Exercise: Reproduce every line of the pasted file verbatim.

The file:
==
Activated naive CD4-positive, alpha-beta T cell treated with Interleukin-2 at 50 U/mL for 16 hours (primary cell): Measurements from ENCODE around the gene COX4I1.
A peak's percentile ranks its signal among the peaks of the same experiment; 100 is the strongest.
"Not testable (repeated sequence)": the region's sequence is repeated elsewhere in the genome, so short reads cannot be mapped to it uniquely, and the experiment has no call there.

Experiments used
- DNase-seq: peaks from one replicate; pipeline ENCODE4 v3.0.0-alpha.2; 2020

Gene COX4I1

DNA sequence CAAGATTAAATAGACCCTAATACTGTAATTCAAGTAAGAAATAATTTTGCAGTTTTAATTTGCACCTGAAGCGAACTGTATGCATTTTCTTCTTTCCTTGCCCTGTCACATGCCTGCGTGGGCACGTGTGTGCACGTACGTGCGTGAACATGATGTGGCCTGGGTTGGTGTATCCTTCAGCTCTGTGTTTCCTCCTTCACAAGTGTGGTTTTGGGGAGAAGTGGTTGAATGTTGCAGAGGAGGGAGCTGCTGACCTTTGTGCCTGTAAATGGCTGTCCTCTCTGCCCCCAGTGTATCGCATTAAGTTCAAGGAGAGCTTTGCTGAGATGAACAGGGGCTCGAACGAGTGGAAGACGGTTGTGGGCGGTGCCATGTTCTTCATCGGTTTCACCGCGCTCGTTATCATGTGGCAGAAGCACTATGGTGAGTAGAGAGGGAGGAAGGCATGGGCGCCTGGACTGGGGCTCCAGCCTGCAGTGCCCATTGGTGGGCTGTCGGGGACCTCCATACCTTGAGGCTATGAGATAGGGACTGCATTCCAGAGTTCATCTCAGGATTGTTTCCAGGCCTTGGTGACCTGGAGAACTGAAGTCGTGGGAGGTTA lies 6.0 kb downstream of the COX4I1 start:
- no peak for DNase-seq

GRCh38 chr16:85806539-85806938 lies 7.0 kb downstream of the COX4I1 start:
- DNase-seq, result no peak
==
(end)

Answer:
Activated naive CD4-positive, alpha-beta T cell treated with Interleukin-2 at 50 U/mL for 16 hours (primary cell): Measurements from ENCODE around the gene COX4I1.
A peak's percentile ranks its signal among the peaks of the same experiment; 100 is the strongest.
"Not testable (repeated sequence)": the region's sequence is repeated elsewhere in the genome, so short reads cannot be mapped to it uniquely, and the experiment has no call there.

Experiments used
- DNase-seq: peaks from one replicate; pipeline ENCODE4 v3.0.0-alpha.2; 2020

Gene COX4I1

DNA sequence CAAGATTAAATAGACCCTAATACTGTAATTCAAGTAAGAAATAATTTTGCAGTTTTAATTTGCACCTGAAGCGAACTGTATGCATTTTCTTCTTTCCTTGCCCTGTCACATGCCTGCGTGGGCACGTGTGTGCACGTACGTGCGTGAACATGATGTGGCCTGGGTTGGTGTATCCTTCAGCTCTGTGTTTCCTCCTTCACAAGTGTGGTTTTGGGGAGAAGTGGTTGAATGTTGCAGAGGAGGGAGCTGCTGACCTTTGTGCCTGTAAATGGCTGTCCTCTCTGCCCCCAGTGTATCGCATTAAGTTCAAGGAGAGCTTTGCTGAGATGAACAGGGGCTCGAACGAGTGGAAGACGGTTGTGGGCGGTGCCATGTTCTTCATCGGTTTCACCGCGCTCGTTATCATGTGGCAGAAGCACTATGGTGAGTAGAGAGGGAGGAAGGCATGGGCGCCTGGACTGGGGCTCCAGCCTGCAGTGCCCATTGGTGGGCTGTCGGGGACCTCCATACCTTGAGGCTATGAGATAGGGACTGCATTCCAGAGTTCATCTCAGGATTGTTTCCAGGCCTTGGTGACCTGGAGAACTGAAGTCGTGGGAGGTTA lies 6.0 kb downstream of the COX4I1 start:
- no peak for DNase-seq

GRCh38 chr16:85806539-85806938 lies 7.0 kb downstream of the COX4I1 start:
- DNase-seq, result no peak